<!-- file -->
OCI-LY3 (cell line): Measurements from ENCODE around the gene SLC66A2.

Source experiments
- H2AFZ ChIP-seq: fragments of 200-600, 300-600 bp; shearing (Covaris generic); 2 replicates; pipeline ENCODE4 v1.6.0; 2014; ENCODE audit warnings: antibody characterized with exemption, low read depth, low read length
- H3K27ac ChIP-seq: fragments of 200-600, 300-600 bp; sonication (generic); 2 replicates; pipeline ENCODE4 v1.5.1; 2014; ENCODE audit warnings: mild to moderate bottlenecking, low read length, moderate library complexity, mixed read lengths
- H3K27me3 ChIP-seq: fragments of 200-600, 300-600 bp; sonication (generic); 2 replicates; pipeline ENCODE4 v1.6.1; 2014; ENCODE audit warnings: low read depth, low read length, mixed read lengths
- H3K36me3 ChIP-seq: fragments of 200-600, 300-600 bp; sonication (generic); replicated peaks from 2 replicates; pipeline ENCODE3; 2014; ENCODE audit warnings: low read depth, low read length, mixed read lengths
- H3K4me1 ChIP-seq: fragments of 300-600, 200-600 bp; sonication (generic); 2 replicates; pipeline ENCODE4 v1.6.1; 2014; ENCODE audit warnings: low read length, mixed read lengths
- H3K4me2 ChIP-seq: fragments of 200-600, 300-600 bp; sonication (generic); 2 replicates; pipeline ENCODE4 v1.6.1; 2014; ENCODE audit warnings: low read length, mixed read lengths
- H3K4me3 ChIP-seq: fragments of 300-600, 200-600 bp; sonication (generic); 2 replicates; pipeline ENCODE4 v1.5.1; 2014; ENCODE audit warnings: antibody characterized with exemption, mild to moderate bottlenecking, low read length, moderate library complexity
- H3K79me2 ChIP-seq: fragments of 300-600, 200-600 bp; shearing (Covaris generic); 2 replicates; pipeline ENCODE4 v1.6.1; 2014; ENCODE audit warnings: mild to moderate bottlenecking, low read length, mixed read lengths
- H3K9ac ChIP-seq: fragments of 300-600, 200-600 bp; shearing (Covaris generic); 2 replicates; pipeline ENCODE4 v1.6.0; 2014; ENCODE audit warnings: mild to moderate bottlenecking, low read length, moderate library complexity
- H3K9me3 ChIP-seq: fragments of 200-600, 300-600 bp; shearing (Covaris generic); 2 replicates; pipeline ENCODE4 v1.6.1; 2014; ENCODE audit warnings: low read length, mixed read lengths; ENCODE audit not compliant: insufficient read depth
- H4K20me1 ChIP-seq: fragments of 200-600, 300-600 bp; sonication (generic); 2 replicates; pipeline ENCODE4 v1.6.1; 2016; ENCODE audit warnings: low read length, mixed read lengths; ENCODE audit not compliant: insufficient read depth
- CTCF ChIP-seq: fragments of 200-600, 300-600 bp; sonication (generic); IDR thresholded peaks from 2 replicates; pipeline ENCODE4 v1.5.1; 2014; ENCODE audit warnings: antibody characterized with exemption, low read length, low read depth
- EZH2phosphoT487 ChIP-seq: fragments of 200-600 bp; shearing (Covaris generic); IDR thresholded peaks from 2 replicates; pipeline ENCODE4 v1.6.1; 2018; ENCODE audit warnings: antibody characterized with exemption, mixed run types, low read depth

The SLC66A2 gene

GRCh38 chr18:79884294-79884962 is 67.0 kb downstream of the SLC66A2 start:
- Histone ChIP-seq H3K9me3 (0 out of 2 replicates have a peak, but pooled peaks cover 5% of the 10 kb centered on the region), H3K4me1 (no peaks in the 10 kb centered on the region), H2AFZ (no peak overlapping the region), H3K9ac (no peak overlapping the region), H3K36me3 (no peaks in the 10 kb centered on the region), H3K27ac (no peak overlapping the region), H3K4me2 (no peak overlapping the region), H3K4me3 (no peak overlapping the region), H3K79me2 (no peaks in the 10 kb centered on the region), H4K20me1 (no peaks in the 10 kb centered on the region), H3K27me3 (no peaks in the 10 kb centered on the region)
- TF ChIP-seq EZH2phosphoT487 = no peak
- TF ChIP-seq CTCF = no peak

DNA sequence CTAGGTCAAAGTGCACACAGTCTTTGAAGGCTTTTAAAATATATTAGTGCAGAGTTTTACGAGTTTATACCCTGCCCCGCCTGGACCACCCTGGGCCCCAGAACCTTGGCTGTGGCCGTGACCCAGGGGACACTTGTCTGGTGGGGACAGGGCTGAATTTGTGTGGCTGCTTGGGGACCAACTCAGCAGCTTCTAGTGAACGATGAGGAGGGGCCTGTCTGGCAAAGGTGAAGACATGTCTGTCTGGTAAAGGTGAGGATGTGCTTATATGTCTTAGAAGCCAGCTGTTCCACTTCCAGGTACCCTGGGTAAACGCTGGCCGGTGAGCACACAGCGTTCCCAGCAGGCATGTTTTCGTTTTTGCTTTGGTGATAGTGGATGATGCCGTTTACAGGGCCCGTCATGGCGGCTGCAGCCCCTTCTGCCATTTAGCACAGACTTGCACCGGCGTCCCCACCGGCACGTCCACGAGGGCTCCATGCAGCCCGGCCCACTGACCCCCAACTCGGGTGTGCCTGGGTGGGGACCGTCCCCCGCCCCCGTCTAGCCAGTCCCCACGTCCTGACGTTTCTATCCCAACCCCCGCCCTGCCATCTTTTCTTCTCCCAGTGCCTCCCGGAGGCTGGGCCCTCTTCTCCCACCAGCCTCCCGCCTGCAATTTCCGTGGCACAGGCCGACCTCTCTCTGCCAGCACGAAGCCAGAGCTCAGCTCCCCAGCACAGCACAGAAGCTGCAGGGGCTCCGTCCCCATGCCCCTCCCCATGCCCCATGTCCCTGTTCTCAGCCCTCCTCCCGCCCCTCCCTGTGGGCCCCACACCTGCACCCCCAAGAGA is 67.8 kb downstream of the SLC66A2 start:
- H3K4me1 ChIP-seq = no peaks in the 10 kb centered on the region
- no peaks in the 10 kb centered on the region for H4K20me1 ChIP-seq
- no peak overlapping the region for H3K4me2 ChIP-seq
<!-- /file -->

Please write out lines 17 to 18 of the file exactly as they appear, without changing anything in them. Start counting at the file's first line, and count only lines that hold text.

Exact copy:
GRCh38 chr18:79884294-79884962 is 67.0 kb downstream of the SLC66A2 start:
- Histone ChIP-seq H3K9me3 (0 out of 2 replicates have a peak, but pooled peaks cover 5% of the 10 kb centered on the region), H3K4me1 (no peaks in the 10 kb centered on the region), H2AFZ (no peak overlapping the region), H3K9ac (no peak overlapping the region), H3K36me3 (no peaks in the 10 kb centered on the region), H3K27ac (no peak overlapping the region), H3K4me2 (no peak overlapping the region), H3K4me3 (no peak overlapping the region), H3K79me2 (no peaks in the 10 kb centered on the region), H4K20me1 (no peaks in the 10 kb centered on the region), H3K27me3 (no peaks in the 10 kb centered on the region)